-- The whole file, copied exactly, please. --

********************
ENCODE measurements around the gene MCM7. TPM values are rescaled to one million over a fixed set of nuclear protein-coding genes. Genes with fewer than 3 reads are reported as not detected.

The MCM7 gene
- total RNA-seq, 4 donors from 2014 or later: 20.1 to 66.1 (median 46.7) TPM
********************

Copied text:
ENCODE measurements around the gene MCM7. TPM values are rescaled to one million over a fixed set of nuclear protein-coding genes. Genes with fewer than 3 reads are reported as not detected.

The MCM7 gene
- total RNA-seq, 4 donors from 2014 or later: 20.1 to 66.1 (median 46.7) TPM